MORE than 80 per cent of patients on ACT outpatient wait lists are overdue, according to a freedom of information (FOI) disclosure.
Liberal health spokesperson Leanne Castley said a ministerial briefing obtained under FOI showed that about 23,065 patients were overdue for their surgery out of a total of 28,472 who were on the waitlist for certain specialities.
“These figures paint a very bleak picture for any Canberran that may need elective surgery in the future as well as the tens of thousands of Canberrans who will have to live in pain and sometimes debilitating conditions until they are admitted,” she said.
Patients were triaged into categories which determine how urgently they needed surgery.
“Category 1 urgent patients are clinically recommended to be seen within 30 days, however, there are 130 urgent patients waiting an average of 163 days for ear, nose and throat surgeries,” said Castley.
“Category 2, semi-urgent patients are recommended to be seen within 90 days, despite general surgery specialty having more than 1300 people waiting an average of 575 days for admission.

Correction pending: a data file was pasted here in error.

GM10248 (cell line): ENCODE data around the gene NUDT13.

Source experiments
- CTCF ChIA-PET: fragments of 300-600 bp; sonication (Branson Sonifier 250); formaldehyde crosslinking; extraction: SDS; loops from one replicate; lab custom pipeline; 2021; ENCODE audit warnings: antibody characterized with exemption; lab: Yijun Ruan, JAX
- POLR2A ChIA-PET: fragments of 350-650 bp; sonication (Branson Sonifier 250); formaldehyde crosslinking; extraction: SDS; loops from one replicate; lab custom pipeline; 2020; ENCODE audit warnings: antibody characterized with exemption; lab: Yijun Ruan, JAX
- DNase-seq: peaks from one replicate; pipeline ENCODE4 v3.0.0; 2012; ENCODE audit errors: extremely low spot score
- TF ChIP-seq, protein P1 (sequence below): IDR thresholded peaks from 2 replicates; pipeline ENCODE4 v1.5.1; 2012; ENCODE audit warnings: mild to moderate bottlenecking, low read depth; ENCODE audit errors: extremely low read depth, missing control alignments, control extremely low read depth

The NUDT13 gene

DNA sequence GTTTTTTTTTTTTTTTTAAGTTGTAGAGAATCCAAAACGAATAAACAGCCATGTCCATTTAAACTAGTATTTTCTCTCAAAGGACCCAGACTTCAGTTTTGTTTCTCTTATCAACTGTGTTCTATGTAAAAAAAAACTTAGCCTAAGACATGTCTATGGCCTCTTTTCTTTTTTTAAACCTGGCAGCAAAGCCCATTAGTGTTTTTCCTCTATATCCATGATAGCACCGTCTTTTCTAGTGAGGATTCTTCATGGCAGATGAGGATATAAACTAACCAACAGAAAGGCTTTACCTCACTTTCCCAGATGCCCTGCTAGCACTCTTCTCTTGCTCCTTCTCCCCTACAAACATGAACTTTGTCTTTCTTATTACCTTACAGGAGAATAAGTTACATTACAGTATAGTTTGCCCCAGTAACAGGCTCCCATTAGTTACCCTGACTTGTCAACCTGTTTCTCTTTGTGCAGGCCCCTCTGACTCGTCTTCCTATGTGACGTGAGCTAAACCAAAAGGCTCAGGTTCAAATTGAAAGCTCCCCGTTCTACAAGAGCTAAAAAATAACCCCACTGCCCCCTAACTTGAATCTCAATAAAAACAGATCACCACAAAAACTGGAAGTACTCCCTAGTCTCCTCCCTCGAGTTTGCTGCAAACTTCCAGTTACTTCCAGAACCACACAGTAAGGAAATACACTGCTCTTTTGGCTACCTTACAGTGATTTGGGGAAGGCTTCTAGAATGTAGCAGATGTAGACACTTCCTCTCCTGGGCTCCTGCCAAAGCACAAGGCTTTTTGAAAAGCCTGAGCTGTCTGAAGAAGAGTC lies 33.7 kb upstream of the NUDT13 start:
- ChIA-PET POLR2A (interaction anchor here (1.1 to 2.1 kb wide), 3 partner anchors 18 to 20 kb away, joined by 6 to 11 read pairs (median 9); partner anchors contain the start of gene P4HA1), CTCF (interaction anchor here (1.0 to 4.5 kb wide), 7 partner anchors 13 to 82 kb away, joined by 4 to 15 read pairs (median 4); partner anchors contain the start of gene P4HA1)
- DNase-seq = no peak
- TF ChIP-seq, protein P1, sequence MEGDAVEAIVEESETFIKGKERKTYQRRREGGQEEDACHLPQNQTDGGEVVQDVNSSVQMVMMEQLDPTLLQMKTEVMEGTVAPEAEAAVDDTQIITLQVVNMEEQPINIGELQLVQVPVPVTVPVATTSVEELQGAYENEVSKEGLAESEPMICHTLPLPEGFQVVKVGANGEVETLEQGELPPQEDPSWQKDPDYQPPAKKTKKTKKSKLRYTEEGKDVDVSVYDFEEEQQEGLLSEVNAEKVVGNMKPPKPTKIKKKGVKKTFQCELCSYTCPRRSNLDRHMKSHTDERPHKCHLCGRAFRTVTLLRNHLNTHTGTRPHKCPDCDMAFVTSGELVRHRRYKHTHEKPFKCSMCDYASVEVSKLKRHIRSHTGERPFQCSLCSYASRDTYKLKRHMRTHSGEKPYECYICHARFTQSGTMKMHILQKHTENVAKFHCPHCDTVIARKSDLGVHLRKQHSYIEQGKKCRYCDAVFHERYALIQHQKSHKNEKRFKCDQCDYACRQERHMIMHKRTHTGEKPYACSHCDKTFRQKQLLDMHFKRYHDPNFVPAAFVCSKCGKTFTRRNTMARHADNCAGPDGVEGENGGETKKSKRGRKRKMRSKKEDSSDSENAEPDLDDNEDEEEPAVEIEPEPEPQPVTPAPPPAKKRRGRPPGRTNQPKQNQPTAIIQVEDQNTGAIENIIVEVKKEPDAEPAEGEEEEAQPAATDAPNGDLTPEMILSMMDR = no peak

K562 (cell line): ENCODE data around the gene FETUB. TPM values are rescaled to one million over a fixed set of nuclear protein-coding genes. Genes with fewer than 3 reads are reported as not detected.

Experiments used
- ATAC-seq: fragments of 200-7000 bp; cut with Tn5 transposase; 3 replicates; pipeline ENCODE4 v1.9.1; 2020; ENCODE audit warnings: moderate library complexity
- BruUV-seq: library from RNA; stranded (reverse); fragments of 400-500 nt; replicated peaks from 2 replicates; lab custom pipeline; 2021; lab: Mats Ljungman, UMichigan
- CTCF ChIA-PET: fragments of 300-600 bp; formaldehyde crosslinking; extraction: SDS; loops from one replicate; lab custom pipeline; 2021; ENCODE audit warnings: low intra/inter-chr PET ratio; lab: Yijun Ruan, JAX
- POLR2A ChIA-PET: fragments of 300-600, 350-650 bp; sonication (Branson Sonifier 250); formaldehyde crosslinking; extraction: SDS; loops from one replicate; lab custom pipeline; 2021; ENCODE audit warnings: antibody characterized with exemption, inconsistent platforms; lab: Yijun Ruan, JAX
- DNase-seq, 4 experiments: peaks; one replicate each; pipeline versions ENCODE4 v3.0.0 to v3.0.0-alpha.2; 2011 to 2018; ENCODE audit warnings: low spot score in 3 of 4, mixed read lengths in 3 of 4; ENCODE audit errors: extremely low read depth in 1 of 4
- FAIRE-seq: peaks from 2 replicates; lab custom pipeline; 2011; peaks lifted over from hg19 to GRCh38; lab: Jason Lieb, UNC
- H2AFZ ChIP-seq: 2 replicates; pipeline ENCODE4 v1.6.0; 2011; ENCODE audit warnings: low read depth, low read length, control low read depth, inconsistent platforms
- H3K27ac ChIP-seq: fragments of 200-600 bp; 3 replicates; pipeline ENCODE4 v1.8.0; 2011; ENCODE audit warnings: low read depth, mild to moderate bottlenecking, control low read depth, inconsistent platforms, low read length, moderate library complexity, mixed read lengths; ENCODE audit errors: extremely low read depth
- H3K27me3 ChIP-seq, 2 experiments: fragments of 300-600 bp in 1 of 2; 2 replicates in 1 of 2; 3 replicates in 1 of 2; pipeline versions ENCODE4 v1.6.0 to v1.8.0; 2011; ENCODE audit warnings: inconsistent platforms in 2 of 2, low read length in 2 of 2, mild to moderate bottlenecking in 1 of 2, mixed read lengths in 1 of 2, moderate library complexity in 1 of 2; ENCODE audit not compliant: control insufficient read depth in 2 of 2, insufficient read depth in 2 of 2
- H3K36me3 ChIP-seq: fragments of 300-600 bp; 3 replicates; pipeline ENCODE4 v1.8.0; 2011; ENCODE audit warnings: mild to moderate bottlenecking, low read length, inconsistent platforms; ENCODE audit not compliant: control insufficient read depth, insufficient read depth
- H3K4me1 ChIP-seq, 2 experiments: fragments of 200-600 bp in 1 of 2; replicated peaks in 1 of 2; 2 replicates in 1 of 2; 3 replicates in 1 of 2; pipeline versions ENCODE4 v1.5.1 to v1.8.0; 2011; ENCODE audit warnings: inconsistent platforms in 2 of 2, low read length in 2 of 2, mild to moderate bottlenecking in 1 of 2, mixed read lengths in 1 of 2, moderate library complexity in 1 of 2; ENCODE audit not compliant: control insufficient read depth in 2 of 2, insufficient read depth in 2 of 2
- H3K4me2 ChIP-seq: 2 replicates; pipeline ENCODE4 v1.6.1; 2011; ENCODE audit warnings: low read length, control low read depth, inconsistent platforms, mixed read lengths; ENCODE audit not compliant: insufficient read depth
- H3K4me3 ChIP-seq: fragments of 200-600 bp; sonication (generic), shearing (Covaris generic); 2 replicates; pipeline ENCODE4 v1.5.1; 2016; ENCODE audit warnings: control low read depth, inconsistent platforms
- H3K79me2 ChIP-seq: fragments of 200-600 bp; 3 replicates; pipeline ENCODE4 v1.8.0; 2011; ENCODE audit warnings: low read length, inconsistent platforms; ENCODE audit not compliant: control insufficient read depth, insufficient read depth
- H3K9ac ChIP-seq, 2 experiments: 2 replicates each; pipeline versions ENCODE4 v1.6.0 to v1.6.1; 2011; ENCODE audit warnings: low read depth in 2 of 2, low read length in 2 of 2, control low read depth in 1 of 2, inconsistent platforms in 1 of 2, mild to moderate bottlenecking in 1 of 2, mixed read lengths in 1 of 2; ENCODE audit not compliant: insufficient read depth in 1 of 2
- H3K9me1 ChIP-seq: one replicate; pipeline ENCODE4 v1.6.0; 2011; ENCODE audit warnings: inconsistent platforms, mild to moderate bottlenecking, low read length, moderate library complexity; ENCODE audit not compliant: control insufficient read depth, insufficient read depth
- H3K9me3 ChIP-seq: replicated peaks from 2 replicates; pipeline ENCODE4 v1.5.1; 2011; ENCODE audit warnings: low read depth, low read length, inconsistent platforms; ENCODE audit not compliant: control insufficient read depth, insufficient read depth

“Category 3, non-urgent patients are recommended to be seen within 365 days, Canberra Health Services has 1250 Category 3 patients waiting an average of 1085 days for orthopedic surgery.”
Patients have contacted Castley’s office, she said, telling her they feel forced to pay for private surgeries or move states, because they do not want to live in pain, sometimes for hundreds of days before they receive their surgery.
“It is tragic that Canberrans are forced to take this drastic action because the Barr-Rattenbury government have failed to address major issues in our public hospitals.”
Who can be trusted?
In a world of spin and confusion, there’s never been a more important time to support independent journalism in Canberra.
If you trust our work online and want to enforce the power of independent voices, I invite you to make a small contribution.
Every dollar of support is invested back into our journalism to help keep citynews.com.au strong and free.
Ian Meikle, editor